According to research published in Antioxidants, differing oxidative stress response capabilities in patients with myelofibrosis (MF) may be a mechanism underlying disease progression.
The researchers of the MYeloid NEoplasms Research Venture, AIRC (Mynerva) studied the role of driver mutations in calreticulin (CALR) and Janus kinase 2 (JAK2) in oxidative stress by assessing reactive oxygen species (ROS) levels in CD34+ hematopoietic stem/progenitor cells of patients with MF.
Participants were recruited from 4 Italian centers. The researcher purified CD34+ cells from peripheral blood samples of 17 healthy donors (HDs) and 34 patients with a diagnosis of primary (n=18) and secondary (n=16) MF (according to 2016 World Health Organization criteria). Among patients with MF, 20 harbored JAK2 mutations (JAK2V617F or JAK2 exon 12 mutations) and 14 harbored CALR mutations (type 1/type 1-like or type 2/type 2-like). The team also collected plasma samples from 129 patients with MF (JAK2 mutations, n=86; CALR mutations, n=43).
The researchers induced oxidative stress by treating the CD34+ cells with the powerful oxidant, Melittin. They evaluated intracellular ROS levels, activity of superoxide dismutase (SOD, a biomarker for cellular response to oxidative stress), total antioxidant capacity, and levels of 8-hydroxy-20-deoxy-guanosine (8-OHdG, a biomarker of oxidative stress-mediated DNA damage), and lactate dehydrogenase (LDH).
The researchers demonstrated that Melittin induces significantly greater ROS accumulation in cells from patients with MF (either CALR-mutated or JAK2-mutated) than in cells from HDs (P <.0001 for both comparisons). ROS accumulation was significantly greater in cells from patients with CALR-mutated MF than in those from patients with JAK2-mutated MF (P <.0001). SOD antioxidant activity was significantly lower in cells from patients with MF compared with those from HDs both before (P <.01) and after Melittin treatment (P <.05), and the level was lower before treatment (P <.05) and trended lower after treatment among cells from patients with CALR-mutated MF than those from patients with JAK2-mutated MF.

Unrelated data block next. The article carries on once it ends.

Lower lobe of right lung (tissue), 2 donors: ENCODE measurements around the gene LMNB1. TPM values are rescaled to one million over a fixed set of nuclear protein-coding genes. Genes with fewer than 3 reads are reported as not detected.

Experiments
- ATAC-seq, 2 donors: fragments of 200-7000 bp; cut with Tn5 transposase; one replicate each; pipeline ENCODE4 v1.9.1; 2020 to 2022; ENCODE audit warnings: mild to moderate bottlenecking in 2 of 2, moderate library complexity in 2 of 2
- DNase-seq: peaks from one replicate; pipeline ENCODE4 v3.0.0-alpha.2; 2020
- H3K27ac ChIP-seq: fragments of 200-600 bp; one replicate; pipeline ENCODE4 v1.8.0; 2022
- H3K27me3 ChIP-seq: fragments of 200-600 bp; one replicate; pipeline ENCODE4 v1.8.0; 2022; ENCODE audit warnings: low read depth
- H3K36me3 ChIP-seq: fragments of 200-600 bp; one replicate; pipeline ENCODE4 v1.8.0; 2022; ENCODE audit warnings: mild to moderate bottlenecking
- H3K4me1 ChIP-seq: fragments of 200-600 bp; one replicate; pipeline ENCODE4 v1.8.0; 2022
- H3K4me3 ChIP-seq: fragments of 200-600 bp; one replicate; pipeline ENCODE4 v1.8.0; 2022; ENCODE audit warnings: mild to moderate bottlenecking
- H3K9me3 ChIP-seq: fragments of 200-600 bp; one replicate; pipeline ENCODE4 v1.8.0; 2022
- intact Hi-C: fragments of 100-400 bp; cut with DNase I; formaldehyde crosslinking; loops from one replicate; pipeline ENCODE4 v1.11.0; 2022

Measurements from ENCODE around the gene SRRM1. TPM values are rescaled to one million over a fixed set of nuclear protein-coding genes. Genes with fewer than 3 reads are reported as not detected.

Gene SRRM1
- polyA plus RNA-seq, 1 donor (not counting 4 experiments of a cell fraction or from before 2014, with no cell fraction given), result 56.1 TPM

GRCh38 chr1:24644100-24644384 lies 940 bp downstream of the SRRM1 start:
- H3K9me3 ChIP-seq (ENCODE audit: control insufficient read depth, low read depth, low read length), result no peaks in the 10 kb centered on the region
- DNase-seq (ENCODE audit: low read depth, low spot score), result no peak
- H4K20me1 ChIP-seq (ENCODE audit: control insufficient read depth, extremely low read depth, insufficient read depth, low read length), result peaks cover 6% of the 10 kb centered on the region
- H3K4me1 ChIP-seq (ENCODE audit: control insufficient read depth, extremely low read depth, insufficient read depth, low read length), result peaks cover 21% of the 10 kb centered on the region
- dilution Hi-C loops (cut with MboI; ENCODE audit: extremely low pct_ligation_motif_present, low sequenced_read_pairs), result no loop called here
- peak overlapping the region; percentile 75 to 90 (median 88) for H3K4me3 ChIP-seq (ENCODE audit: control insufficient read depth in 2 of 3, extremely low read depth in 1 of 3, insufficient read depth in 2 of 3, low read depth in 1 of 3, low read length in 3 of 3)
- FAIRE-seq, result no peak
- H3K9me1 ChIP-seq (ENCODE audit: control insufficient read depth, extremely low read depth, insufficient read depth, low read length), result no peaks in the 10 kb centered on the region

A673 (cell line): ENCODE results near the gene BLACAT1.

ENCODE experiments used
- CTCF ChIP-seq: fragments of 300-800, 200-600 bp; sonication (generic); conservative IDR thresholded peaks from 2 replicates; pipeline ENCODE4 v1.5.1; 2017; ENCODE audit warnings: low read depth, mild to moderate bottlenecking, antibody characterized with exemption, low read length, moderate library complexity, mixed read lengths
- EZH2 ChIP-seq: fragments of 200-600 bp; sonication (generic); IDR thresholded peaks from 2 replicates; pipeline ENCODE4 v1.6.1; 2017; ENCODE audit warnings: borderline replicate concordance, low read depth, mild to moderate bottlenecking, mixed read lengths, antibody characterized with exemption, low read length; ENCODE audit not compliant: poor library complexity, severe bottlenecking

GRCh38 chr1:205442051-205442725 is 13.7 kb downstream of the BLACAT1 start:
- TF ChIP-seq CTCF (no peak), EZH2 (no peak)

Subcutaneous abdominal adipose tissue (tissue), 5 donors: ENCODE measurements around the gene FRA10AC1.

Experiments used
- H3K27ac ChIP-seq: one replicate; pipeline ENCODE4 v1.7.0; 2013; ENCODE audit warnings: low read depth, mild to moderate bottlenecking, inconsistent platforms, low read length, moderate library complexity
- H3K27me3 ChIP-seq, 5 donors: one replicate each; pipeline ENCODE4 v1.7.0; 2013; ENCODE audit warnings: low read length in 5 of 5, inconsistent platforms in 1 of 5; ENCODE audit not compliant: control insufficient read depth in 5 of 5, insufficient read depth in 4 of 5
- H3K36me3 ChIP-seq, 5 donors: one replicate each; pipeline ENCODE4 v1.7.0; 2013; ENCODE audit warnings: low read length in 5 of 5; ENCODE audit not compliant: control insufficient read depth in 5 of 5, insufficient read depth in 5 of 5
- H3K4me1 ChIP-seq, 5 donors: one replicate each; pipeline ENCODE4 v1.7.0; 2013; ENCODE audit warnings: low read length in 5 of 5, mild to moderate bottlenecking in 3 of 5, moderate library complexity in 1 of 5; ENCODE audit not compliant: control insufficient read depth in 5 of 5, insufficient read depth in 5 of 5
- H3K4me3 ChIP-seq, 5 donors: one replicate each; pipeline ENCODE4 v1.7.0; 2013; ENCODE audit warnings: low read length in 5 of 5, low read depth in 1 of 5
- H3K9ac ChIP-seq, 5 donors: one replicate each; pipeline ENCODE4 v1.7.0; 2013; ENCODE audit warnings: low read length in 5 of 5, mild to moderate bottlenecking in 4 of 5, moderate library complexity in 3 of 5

Further analysis demonstrated that the increased ROS accumulation led to increased oxidative DNA damage in cells from patients with MF than those from HDs. Following Melittin treatment, cells from HDs were able to recover, while those from patients with JAK2-mutated MF (P <.01) and CALR-mutated MF (P <.05) had significantly higher 8-OHdG levels relative to cells from HDs.
In plasma samples from patients with MF, the researchers found that high levels of total antioxidant capacity correlated with detrimental clinical features, including high levels of LDH and circulating CD34+ cells (P <.05 for both). Among patients with MF, those with high levels of total antioxidant capacity had poorer overall survival (OS) than those with low levels (hazard ratio [HR], 2.304; 95% confidence interval [CI], 1.283–4.139; P =.0061). Patients with mutated CALR and the lowest levels of total antioxidant capacity activity were associated with the highest OS, while patients with mutated JAK2 and the highest levels of total antioxidant capacity activity were associated with the lowest OS (P =.0102).
Multivariate analyses revealed that high total antioxidant capacity classification was an independent prognostic factor allowing the identification of patients with MF (CALR-mutated MF and JAK2-mutated MF) with inferior OS in both the lowest (low and intermediated-1; HR, 2.155; 95% CI, 1.065–22.40; P =.0235) and highest (high and intermediated-2; HR, 2.155; 95% CI, 1.065–4.359; P =.0327) Dynamic International Prognostic Scoring System categories.
The researchers speculated, “the high increase in oxidative stress in [patients with mutated CALR] could be involved in the activation of protective mechanisms which ultimately promote cell death, while in patients with the [mutated JAK2], the slight increase in oxidative stress can be a mechanism that determines the persistence of cells with damaged DNA in which the accumulation of mutations promotes the disease progression.”
They suggested the assessment of response to oxidative damage, using the plasma assay presented in the study, could provide an additional variable to better define the prognosis of patients with MF.
Genovese E, Mirabile M, Rontauroli S, et al. The response to oxidative damage correlates with driver mutations and clinical outcome in patients with myelofibrosis. Antioxidants (Basel). 2022;11(1):113. doi:10.3390/antiox11010113